ACR COVID-19 Vaccine Clinical Guidance
The American College of Rheumatology has issued COVID-19 vaccine guidelines specifically for patients with rheumatic and musculoskeletal diseases.
Summary of Recommendations
The American College of Rheumatology (ACR) has developed new vaccine clinical guidance for patients with rheumatic and musculoskeletal diseases (RMD). While each patient is unique, ACR’s COVID-19 Vaccine Clinical Guidance Task Force developed recommendations as a framework for addressing disease management within the context of vaccination against the SARS-CoV-2 virus.
The ACR guidance is not designed to replace the judgement of rheumatology care providers or overrule the values and preferences of their patients.
The task force members noted that the guidance is provided as part of a ‘living document,’ recognizing rapidly evolving evidence and the need for continuous monitoring of information about available mRNA vaccines and other types of COVID-19 vaccines in development. The guidance should be considered conditional or provisional. For additional details, click here.
- Autoimmune inflammatory rheumatic diseases (AIIRD) patients (e.g., RA, PsA, axSpA, gout, lupus, vasculitis) are at a higher risk for COVID-19 hospitalization and worse outcomes compared to the general population.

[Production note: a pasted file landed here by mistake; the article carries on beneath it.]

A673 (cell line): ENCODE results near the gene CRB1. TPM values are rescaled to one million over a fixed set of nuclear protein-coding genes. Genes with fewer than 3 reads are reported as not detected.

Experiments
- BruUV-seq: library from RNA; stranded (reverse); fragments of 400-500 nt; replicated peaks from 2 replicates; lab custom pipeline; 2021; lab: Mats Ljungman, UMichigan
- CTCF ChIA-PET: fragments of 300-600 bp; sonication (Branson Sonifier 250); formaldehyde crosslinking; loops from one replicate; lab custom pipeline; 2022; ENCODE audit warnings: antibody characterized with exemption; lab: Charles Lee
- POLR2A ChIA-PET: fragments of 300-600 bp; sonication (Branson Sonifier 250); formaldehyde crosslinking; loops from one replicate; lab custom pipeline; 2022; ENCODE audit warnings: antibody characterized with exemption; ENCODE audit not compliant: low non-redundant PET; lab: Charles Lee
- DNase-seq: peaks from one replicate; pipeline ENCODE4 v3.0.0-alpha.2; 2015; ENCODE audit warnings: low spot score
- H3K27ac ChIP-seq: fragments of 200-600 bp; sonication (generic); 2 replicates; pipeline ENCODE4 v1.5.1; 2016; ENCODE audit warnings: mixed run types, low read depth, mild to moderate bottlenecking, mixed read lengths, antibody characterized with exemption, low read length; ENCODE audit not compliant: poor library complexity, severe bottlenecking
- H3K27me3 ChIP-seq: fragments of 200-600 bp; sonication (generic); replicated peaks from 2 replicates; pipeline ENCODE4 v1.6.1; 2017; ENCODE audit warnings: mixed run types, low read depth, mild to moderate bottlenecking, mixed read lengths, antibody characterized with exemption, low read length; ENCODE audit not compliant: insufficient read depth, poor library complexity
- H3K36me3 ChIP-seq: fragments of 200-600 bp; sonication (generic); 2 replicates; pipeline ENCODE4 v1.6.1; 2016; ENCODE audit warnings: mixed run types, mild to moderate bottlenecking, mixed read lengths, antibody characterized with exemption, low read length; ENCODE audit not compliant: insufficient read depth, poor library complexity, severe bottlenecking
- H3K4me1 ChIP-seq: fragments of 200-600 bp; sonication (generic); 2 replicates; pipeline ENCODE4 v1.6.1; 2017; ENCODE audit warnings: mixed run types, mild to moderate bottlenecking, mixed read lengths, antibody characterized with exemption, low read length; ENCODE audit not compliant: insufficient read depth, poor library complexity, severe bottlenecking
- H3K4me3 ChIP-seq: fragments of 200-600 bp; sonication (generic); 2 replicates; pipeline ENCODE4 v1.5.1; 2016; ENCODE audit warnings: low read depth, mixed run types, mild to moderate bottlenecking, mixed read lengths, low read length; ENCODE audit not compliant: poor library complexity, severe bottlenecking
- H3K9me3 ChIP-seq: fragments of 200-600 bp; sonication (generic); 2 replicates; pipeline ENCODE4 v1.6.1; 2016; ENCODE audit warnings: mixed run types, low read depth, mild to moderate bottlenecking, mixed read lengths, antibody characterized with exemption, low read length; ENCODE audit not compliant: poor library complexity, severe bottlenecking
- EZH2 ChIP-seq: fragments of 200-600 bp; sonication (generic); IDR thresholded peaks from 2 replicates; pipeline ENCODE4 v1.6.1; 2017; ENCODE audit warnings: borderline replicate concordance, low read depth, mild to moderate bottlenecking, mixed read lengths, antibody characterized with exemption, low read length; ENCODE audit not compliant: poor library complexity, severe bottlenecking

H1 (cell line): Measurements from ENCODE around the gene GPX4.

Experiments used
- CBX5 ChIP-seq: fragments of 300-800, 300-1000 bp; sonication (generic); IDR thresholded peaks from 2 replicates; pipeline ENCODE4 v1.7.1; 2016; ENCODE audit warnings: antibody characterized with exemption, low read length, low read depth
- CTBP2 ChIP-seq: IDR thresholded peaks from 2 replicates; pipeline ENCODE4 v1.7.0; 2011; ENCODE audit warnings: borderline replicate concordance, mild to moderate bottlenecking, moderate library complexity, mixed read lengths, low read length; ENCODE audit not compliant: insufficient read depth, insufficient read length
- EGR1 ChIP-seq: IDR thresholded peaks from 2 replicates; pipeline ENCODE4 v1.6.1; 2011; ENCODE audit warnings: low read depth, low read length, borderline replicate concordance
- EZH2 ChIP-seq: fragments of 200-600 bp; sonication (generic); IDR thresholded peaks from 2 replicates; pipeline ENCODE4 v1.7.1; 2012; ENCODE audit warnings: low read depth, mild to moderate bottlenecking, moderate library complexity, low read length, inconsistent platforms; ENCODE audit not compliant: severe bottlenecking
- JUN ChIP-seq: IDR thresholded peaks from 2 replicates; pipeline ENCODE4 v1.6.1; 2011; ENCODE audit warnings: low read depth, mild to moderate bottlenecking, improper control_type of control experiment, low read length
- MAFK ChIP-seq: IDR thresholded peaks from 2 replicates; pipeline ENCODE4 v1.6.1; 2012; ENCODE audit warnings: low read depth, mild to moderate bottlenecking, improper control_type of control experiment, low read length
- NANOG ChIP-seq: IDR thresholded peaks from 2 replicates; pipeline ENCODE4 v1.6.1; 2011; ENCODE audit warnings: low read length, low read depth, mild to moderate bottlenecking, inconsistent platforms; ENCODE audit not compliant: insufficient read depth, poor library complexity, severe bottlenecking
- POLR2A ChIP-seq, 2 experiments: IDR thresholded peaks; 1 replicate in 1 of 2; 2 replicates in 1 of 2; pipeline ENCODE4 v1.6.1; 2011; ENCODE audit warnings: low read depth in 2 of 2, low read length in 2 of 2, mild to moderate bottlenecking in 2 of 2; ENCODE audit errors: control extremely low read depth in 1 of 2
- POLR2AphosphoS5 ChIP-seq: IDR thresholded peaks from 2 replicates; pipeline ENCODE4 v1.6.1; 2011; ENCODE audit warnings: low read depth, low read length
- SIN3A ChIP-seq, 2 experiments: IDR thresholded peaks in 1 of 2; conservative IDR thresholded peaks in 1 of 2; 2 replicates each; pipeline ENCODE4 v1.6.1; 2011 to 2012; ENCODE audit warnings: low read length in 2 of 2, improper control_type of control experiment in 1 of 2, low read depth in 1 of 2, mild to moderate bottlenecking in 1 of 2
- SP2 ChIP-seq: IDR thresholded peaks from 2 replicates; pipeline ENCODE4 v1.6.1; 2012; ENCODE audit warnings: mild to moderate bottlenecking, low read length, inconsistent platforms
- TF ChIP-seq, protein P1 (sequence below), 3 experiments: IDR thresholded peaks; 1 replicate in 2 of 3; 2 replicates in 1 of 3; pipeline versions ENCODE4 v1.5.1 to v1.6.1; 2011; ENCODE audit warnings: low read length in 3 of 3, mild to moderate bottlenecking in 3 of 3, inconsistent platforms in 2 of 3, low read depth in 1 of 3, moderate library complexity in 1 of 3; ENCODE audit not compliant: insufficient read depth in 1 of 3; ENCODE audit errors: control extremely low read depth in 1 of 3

- Based on their COVID-19 risk, AIIRD patients should be a priority group for vaccine access before the general population of similar age and sex.
- Based on available data for the mRNA COVID-19 vaccines, there is no preference for one COVID-19 vaccine over another.
- There is no direct evidence about mRNA COVID-19 vaccine safety and efficacy in RMD patients. However, there is no reason to expect that adverse effects from the vaccines will outweigh the benefits to RMD patients.
- There are no known additional contraindications to COVID-19 vaccines beyond known allergies to the vaccine’s ingredients.
- Rheumatology patients taking systemic immunosuppressive medications may experience a lesser response to a COVID-19 vaccine and the protection may not last as long as in the general population. Nevertheless, the vaccine is still very likely to provide meaningful protection, and RMD patients should be vaccinated.
- There is a theoretical risk that AIIRD patients may experience a disease flare after getting a COVID-19 vaccine, but the benefits of the vaccine’s protection outweigh the risks.
- It may be helpful to alter the timing of the following medications, in consultation with a rheumatologist, when following a COVID-19 vaccination schedule: Following COVID-19 vaccination, RMD patients should continue to follow all public health guidelines, including mask-wearing, hand hygiene, physical distancing, and other preventive measures.
- methotrexate, mycophenolate, cyclophosphamide
- JAK inhibitors - baricitinib (Olumiant) tofacitinib (Xeljanz), upadacitinib (Rinvoq)
- abatacept (Orencia), rituximab (Rituxan, Ruxience, Truxim
The purpose of doing so would be to maximize vaccine response; there were no safety concerns raised related to medication or vaccine timing.